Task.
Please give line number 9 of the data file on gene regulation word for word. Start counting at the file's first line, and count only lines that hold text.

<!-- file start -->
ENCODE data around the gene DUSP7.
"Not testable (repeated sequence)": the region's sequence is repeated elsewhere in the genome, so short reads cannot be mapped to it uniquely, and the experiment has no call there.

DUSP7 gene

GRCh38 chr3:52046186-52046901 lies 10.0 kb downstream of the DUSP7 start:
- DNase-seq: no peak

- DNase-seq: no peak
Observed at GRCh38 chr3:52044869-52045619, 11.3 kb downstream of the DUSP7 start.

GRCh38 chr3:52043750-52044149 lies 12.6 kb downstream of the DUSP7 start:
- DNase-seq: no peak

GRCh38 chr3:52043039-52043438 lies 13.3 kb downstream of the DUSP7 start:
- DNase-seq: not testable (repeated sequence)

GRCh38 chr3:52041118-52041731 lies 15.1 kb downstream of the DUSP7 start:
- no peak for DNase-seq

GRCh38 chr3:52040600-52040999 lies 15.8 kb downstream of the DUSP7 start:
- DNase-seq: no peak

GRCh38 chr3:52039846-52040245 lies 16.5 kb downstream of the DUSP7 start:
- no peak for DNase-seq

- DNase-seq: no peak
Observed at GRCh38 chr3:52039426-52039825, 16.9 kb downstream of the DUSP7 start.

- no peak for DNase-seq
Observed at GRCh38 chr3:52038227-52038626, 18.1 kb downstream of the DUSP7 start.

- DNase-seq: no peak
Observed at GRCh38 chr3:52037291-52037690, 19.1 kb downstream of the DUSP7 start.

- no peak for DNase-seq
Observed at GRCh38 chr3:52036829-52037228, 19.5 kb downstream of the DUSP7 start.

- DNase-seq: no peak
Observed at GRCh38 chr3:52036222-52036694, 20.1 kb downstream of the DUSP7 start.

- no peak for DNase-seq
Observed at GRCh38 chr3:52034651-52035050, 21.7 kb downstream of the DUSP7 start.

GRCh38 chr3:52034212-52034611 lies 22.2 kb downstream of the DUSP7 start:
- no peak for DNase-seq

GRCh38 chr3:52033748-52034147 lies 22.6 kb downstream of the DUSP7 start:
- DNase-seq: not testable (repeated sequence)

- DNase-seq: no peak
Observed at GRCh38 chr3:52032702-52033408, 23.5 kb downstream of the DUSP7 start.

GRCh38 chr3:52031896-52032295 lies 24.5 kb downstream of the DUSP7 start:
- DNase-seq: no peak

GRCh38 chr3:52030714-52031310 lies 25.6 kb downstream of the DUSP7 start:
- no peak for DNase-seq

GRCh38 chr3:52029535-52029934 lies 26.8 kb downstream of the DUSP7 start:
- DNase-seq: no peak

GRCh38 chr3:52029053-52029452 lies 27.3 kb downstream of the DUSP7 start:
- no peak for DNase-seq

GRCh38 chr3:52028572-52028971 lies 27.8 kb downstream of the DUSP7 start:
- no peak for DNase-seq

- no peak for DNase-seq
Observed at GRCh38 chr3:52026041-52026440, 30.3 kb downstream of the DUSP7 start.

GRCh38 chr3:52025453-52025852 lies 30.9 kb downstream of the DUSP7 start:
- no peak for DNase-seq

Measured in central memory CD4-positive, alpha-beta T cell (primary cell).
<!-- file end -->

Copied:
- DNase-seq: no peak